Studies have shown that the number of activities pursued gradually decreases as children grow older. Around the age of twelve years, there is not only a decrease in number of play activities engaged in but also a change in type of activity enjoyed. At this time, the favorite activities include highly organized games and sports and more solitary pursuits, such as going to the movies, watching television, watching sports, and reading.
Comparisons of the number of different activities at different ages showed that, among eight-year-olds, an average of 40.11 different play activities were engaged in during 1 week, while among persons twenty two years old and older, the average was 17.71. Play activities involving play with other children likewise decrease with age. At 712 years, an average of 27 are engaged in, as compared with 21 at 1112 years and 13 at 1612 years.
*Causes of Decrease.
The number of play activities decreases because older children have less time available for play; they have a greater understanding of their interests and abilities and, in addition, a longer attention span.
Children abandon some activities because they have become boring or are regarded as babyish. For example, kindergarten children begin to show a decreasing interest in blocks because other materials, such as paints, clay, crayons, and chalk, offer a greater variety of interesting activities. Dramatic play loses its appeal when the child is no longer able to imagine that he is the person he impersonates. Similarly, toys lose their appeal when the child no longer can endow them with life qualities and when doing so is regarded by the peer group as babyish.
The narrowing of the number of play activities may be the result of lack of play mates. Children who lack social acceptance in the peer group find themselves limited to solitary forms of play. This is especially true for boys because most of the play of older boys centers in gang activities. Racial or religious prejudice against the child may deprive him of playmates. In a study of the out-of-school activities of Negro elementary school children, it was found that proportionally more time was spent watching television, listening to the radio, going to the movies, and reading comics than was spent on club and group activities. Children who are not accepted by the peer group must limit their play activities to those they can enjoy alone.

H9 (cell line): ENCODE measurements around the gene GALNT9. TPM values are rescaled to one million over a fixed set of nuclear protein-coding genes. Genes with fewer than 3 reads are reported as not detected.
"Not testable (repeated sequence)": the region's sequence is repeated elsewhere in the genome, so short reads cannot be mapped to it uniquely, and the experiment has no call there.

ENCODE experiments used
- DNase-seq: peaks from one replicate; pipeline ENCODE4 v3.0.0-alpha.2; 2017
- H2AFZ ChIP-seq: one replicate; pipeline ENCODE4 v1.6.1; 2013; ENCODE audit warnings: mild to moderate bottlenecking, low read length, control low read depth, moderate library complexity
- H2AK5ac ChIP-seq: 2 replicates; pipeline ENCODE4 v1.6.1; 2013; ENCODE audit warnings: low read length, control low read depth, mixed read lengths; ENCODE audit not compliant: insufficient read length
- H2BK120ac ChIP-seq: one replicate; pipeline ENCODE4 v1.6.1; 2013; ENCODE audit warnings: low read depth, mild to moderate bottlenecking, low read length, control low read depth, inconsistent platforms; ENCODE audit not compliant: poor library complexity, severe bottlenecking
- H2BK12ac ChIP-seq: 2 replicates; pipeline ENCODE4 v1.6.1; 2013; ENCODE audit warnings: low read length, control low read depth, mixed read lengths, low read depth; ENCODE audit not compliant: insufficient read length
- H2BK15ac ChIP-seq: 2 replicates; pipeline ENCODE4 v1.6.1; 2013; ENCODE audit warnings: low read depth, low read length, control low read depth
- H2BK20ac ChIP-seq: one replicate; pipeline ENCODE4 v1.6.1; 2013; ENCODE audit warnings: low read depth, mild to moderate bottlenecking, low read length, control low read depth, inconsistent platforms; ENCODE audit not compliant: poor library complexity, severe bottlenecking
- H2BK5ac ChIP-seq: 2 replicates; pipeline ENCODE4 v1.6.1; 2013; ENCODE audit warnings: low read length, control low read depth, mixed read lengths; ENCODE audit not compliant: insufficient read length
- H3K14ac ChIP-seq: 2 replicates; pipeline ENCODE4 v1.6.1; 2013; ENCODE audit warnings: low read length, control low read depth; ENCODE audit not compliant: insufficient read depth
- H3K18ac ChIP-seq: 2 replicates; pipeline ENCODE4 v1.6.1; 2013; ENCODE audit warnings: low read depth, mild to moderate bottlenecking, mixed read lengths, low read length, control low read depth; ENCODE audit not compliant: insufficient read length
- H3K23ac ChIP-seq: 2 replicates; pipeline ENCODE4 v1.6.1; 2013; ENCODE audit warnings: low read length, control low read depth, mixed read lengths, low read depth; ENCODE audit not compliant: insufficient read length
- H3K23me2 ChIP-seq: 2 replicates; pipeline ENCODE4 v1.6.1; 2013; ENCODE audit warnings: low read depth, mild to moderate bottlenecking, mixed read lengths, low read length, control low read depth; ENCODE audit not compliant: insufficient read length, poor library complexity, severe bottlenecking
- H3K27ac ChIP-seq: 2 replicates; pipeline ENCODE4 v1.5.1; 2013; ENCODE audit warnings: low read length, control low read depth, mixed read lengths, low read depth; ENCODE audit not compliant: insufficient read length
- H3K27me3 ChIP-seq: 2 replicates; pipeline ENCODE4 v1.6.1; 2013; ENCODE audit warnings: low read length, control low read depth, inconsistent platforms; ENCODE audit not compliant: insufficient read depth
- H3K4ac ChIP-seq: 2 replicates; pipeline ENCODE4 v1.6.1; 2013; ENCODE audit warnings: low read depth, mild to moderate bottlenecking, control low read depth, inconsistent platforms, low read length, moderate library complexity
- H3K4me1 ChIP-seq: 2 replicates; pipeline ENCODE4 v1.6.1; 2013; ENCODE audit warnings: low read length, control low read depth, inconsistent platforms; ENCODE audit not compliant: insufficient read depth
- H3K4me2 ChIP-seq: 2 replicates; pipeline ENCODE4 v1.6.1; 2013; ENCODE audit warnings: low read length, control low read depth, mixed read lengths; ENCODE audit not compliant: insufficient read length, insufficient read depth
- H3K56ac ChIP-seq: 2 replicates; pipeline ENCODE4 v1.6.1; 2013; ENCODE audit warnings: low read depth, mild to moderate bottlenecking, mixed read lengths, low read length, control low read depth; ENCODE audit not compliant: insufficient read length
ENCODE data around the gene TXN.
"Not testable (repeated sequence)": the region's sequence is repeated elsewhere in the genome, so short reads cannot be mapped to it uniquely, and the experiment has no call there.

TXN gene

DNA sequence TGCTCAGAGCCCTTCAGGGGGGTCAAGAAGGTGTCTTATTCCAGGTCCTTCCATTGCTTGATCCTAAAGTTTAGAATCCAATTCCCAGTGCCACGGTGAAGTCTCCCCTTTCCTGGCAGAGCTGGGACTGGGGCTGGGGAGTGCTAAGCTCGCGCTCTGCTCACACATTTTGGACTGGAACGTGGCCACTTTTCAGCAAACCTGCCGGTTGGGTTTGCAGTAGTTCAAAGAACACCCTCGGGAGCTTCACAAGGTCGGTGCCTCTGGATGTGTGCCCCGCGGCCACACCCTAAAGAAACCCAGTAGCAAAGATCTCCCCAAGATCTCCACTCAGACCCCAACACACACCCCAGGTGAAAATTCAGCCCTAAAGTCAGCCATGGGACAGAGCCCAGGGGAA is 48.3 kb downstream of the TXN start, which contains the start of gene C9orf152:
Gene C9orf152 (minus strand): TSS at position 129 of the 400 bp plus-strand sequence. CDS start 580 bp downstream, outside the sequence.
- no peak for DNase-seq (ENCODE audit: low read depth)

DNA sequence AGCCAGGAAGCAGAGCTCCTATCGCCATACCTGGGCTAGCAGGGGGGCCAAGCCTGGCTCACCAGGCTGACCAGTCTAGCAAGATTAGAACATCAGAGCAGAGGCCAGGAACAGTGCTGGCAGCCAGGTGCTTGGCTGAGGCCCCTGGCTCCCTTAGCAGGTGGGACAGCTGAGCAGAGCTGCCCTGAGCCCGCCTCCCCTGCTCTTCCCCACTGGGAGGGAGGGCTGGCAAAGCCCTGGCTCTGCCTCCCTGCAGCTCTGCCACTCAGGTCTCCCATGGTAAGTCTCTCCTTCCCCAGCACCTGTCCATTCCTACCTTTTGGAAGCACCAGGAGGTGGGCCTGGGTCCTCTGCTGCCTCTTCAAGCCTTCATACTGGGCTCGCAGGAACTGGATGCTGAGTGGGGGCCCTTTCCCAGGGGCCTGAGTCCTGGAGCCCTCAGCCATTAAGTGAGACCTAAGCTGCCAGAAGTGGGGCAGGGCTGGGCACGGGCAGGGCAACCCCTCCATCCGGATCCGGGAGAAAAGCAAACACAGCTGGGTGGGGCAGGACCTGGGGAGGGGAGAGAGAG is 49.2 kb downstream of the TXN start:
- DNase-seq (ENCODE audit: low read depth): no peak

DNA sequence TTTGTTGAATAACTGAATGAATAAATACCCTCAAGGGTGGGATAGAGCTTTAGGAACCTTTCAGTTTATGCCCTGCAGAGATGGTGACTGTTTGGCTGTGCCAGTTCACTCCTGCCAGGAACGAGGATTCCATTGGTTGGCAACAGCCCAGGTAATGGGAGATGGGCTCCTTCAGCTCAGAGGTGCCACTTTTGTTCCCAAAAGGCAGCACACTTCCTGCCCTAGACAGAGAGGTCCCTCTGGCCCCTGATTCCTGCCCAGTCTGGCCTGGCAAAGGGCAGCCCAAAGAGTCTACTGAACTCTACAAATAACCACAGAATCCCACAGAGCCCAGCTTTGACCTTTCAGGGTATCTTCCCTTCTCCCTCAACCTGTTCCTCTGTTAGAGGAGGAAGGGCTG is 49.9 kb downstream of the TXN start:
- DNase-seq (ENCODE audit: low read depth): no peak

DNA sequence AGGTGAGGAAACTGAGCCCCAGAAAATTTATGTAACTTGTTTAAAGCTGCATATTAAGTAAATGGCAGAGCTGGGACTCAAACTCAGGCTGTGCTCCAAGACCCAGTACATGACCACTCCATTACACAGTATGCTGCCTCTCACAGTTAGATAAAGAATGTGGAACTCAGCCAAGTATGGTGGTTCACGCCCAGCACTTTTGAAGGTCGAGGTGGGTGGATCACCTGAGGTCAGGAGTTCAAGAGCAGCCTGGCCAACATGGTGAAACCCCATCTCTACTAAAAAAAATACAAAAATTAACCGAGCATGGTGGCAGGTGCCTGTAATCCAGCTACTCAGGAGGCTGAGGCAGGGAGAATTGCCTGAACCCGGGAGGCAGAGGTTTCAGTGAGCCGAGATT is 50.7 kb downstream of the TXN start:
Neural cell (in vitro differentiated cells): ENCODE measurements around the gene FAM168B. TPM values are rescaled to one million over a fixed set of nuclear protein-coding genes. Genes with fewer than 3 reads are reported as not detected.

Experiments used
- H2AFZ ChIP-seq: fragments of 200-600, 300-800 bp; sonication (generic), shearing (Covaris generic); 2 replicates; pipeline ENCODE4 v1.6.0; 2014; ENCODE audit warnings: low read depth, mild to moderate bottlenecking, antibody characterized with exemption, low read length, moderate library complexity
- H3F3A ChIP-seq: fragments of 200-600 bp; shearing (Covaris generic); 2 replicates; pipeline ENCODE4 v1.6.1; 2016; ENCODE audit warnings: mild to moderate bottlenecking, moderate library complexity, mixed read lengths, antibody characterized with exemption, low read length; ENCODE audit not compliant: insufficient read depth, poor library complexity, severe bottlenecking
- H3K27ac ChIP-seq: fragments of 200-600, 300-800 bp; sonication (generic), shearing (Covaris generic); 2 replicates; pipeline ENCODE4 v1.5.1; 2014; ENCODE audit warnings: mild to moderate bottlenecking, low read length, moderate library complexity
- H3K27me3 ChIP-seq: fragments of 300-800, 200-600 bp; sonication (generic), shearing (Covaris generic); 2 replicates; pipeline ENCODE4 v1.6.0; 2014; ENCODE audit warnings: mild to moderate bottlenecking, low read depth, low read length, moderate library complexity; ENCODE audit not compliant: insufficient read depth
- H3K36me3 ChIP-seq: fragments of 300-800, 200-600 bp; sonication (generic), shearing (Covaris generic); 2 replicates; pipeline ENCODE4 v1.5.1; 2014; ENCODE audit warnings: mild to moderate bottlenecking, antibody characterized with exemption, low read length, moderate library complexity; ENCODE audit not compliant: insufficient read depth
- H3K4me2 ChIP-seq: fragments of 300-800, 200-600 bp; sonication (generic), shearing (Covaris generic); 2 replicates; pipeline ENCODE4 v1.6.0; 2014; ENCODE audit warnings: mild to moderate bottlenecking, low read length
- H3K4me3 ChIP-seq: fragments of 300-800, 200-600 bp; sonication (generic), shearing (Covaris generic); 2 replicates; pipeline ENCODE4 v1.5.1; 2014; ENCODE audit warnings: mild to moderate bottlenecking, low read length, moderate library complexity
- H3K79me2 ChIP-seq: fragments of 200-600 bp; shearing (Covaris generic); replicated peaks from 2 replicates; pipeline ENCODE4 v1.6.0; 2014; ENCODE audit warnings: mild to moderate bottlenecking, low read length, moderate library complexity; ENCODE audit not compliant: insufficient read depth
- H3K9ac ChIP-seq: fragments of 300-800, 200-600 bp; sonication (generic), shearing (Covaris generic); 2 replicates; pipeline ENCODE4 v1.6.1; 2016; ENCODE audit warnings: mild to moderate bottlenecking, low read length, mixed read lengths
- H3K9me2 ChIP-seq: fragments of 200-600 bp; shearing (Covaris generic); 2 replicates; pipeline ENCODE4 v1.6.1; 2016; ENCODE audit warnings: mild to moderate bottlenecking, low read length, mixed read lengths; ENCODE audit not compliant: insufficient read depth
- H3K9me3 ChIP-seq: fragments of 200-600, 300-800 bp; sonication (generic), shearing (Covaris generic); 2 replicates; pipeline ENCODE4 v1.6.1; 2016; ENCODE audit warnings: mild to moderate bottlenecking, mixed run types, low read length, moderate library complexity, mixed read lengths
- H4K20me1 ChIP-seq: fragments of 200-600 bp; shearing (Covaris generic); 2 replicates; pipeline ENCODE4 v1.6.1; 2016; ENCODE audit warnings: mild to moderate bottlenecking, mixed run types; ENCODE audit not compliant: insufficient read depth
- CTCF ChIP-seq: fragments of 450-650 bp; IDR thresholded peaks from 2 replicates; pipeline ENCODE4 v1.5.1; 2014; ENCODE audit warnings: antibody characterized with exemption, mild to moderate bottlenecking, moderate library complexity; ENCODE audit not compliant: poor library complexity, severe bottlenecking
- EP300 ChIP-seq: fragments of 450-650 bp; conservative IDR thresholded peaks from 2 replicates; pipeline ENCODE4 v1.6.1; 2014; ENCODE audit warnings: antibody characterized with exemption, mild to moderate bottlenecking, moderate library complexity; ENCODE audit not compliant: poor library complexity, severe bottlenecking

As leisure time decreases because of new duties and because of the time spent in school, the child must select from the available play activities those which please him most and concentrate on them. This be comes increasingly true as the child grows older.
The amount of time a child has for play will be influenced, to some extent, by the socioeconomic status of the family. Among upper-class children, less and less time is available for play as they grow older and devote more time to school and out-of school lessons; in the lower-class group, more time is devoted to home duties or after-school jobs.
Because of poor concentration, little children go from one toy to another or from one play activity to another. A two year-old, for example, can attend to a play activity for 6.9 minutes, on the average, as compared with 12.6 minutes for a five-year old. When play materials are interesting to them, nursery-school children will persevere in a play situation even when the activity is difficult. This is apparent also in reading, radio listening, and television watching.
As children grow older and intellectually more mature, they can comprehend more. As a result, their interest does not wane so quickly, and they can attend to what they are doing for longer periods of time. When interest in an activity wanes, children spend less time on that activity. Kindergarten children, for example, begin to find block building less interesting than formerly and therefore devote less time to it.
The play of little children is spontaneous and informal. The child plays when and with what toys he wishes, regardless of time or place. He does not need special play equipment or special playclothes.
Gradually, play becomes more and more formal; much of the spontaneity of play disappears during adolescence. Even during the gang age, the child feels that special clothing, special equipment, and a special place for play are essential. Appointments are made to meet and play at a definite time, and each player is expected to appear promptly.
Perhaps in no respect is the trend toward formality more apparent than in the child's attitude toward his playmates. As a pre schooler, the child is willing to play with anyone available, but as a member of a gang, he will play only with gangmates; if they are not available, he will play alone, listening to the radio, watching television, or reading the comics. Similarly, at around the age of six, a boy feels that he must play only with boys, and a girl that she must play only with girls.
During the first three grades in school, children care little about sedentary play until late in the day, when they are tired. Then they like to watch television or be read to. From grade four on, however, there is a gradual increase in time spent in reading, going to the movies, watching television, listening to the radio, listening to music, and watching sports events. Interest in active play reaches its lowest point during early puberty. At that time, children not only withdraw from active play but also spend little time reading, playing indoor games, or even watching television. Most of their playtime is devoted to day dreaming-a form of play that requires a minimum of effort and expenditure of energy.